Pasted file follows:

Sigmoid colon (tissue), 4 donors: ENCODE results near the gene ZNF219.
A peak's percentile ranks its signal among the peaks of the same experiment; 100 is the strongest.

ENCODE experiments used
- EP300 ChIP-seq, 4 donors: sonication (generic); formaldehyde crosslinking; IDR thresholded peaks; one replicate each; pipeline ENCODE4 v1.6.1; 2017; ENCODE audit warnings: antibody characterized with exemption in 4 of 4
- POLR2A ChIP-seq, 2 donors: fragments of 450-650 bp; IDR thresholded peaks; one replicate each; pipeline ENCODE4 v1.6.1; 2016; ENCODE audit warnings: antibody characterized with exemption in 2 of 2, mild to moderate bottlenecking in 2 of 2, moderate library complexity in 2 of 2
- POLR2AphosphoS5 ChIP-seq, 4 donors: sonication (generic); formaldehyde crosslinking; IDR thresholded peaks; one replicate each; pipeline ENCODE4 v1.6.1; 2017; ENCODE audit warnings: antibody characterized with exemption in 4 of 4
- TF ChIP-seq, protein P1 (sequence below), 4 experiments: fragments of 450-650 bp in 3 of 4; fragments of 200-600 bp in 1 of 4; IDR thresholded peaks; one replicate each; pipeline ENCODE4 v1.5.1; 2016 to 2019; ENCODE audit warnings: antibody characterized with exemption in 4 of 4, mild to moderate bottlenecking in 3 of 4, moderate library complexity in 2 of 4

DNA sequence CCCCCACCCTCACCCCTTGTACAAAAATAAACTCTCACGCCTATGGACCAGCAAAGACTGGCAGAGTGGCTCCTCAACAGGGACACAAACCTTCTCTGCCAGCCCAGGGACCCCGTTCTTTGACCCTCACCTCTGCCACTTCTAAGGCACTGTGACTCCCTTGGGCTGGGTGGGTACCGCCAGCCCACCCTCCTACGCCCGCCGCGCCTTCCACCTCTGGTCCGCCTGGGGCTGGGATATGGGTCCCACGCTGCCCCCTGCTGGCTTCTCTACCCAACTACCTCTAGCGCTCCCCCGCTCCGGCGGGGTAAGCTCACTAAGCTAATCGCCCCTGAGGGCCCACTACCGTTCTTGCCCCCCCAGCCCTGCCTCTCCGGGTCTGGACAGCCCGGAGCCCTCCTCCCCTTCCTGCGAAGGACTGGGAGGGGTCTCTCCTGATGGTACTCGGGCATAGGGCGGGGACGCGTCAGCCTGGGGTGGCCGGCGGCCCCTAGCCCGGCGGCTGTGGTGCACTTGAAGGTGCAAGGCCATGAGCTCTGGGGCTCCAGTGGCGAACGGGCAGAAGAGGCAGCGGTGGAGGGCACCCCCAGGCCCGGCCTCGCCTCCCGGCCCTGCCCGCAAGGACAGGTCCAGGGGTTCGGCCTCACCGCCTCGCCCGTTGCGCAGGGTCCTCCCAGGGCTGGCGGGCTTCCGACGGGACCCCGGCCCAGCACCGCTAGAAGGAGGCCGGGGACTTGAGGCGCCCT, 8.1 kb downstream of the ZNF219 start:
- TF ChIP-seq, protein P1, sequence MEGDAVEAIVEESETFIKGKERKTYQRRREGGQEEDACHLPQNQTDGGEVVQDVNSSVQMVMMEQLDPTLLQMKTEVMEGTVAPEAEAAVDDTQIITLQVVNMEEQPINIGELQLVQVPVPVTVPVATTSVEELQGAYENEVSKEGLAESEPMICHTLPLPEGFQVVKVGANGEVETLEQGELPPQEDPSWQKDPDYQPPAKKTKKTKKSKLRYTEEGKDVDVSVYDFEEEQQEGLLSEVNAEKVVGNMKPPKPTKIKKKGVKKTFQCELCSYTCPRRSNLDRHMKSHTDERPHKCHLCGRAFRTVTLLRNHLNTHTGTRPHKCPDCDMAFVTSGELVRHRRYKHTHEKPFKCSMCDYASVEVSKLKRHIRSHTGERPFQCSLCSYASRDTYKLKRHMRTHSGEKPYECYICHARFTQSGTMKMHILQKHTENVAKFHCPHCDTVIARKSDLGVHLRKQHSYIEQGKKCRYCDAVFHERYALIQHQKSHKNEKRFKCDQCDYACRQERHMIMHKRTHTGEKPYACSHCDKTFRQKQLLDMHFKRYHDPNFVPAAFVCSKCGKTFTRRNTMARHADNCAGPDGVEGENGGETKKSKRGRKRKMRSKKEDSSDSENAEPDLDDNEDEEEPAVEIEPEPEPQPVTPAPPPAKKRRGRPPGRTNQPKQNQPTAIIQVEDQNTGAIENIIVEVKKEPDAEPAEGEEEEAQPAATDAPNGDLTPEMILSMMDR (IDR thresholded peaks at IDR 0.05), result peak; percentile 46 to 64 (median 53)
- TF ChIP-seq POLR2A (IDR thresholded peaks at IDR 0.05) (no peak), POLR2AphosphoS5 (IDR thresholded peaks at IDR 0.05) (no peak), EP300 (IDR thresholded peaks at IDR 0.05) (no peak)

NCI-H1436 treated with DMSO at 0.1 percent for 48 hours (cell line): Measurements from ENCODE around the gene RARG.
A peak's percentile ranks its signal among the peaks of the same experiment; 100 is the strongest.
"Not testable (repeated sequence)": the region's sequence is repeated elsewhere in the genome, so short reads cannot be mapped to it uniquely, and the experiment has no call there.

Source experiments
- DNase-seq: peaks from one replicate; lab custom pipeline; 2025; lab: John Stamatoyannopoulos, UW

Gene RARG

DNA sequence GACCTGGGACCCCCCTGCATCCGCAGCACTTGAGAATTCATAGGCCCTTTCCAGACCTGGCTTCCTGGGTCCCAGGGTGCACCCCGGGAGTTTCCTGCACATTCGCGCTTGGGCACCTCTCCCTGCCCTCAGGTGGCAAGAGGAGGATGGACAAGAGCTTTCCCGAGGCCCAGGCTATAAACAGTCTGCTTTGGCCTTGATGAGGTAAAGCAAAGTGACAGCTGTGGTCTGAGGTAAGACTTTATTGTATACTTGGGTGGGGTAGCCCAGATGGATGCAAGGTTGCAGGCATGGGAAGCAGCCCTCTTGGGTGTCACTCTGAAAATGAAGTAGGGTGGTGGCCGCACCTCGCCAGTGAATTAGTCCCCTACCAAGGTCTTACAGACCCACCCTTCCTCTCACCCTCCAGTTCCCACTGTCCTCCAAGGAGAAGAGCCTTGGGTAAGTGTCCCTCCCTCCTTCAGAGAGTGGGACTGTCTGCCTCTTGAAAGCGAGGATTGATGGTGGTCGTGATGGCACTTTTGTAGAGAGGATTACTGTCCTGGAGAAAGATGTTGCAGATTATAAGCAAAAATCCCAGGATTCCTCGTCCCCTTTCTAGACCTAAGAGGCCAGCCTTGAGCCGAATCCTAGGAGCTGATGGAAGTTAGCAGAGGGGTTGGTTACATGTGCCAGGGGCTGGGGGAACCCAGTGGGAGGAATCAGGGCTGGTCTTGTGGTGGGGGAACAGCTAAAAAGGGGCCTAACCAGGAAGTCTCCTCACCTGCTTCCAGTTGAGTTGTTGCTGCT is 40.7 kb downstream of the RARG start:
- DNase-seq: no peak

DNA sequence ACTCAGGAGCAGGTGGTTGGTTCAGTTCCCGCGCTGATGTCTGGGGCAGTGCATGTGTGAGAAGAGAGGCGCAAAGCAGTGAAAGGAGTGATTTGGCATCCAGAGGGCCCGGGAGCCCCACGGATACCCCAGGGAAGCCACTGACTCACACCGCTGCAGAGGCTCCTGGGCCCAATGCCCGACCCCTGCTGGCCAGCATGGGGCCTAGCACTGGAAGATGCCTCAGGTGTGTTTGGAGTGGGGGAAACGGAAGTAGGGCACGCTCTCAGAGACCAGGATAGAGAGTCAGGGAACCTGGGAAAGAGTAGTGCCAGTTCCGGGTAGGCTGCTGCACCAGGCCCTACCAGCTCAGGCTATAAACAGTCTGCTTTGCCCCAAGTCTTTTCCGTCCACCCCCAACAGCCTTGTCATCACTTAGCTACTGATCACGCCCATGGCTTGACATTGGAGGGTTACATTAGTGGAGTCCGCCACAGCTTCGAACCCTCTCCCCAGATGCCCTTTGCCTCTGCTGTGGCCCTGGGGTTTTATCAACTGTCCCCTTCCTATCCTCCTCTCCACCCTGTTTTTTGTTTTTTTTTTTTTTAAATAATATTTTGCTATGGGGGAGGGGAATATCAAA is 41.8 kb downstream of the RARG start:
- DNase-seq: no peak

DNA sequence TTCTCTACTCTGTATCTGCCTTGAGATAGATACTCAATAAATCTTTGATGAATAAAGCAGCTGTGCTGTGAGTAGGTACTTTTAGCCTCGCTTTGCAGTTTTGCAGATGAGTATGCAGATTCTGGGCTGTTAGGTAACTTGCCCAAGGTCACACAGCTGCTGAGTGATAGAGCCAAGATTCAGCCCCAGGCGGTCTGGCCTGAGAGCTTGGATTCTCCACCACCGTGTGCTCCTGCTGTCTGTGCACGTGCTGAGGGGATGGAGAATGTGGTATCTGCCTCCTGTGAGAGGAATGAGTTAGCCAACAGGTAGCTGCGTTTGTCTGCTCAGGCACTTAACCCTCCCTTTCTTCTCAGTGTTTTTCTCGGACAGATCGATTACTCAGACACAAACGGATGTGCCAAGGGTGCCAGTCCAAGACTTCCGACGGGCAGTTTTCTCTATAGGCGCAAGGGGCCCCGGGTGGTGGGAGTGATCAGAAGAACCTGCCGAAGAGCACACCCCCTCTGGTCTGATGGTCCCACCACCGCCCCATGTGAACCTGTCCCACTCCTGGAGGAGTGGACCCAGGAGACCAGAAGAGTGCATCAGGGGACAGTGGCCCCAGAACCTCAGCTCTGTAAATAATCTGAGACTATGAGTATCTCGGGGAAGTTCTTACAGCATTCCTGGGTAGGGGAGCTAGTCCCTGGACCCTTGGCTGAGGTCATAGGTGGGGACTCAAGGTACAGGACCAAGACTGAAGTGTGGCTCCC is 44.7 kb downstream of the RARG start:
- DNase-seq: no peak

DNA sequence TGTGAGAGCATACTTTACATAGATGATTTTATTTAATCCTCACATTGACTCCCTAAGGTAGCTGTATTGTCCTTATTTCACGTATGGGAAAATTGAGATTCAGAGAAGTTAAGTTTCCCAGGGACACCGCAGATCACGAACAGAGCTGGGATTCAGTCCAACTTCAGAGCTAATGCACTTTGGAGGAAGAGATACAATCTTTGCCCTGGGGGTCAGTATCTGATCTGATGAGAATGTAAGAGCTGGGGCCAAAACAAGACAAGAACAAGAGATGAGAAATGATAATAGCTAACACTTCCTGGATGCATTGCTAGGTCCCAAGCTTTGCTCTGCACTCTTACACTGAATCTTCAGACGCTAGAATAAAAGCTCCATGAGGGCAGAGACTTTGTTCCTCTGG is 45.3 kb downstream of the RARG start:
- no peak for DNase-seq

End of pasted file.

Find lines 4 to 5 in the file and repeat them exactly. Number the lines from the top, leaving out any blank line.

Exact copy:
- EP300 ChIP-seq, 4 donors: sonication (generic); formaldehyde crosslinking; IDR thresholded peaks; one replicate each; pipeline ENCODE4 v1.6.1; 2017; ENCODE audit warnings: antibody characterized with exemption in 4 of 4
- POLR2A ChIP-seq, 2 donors: fragments of 450-650 bp; IDR thresholded peaks; one replicate each; pipeline ENCODE4 v1.6.1; 2016; ENCODE audit warnings: antibody characterized with exemption in 2 of 2, mild to moderate bottlenecking in 2 of 2, moderate library complexity in 2 of 2